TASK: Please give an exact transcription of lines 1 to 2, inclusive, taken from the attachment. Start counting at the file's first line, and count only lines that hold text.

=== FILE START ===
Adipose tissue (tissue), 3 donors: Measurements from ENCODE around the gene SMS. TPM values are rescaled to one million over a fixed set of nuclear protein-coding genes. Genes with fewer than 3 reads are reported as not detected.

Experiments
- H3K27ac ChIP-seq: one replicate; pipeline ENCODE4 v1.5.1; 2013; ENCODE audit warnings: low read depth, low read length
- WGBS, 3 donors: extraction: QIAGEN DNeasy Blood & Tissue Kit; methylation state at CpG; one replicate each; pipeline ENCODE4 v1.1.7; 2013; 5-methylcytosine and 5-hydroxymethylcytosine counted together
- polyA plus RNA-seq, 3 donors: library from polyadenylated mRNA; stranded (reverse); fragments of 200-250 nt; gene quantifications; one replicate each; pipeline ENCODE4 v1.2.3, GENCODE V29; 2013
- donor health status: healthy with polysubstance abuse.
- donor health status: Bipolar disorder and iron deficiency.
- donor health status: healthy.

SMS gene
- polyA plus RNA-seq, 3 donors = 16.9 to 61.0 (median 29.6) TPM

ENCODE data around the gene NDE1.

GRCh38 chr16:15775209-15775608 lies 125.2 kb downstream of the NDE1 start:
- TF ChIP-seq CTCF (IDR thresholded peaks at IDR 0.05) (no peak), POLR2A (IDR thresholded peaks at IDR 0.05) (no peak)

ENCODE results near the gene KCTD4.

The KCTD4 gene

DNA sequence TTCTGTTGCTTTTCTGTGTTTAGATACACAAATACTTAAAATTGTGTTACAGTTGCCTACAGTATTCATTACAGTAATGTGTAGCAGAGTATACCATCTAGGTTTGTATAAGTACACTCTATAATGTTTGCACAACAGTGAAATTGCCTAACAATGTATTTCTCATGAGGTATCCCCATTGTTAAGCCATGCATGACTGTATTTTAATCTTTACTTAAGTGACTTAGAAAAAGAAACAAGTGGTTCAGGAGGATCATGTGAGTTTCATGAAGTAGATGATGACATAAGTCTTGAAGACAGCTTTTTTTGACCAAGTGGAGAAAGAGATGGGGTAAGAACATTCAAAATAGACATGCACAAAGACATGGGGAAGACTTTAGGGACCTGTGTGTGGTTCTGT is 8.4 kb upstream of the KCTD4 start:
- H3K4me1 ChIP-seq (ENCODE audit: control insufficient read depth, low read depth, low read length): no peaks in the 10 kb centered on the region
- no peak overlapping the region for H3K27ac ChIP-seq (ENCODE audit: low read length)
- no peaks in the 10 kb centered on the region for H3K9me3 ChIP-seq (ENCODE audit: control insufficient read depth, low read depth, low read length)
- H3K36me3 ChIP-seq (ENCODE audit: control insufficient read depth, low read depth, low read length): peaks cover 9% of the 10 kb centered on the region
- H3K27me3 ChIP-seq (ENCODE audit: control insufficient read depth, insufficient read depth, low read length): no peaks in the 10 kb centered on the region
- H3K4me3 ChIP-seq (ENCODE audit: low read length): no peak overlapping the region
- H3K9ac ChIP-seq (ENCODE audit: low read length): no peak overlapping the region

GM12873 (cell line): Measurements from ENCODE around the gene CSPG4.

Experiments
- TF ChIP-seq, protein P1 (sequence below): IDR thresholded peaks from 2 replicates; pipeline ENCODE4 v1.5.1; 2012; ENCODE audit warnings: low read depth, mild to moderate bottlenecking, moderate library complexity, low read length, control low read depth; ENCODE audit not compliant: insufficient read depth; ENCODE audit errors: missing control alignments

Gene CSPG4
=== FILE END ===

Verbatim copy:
Adipose tissue (tissue), 3 donors: Measurements from ENCODE around the gene SMS. TPM values are rescaled to one million over a fixed set of nuclear protein-coding genes. Genes with fewer than 3 reads are reported as not detected.

Experiments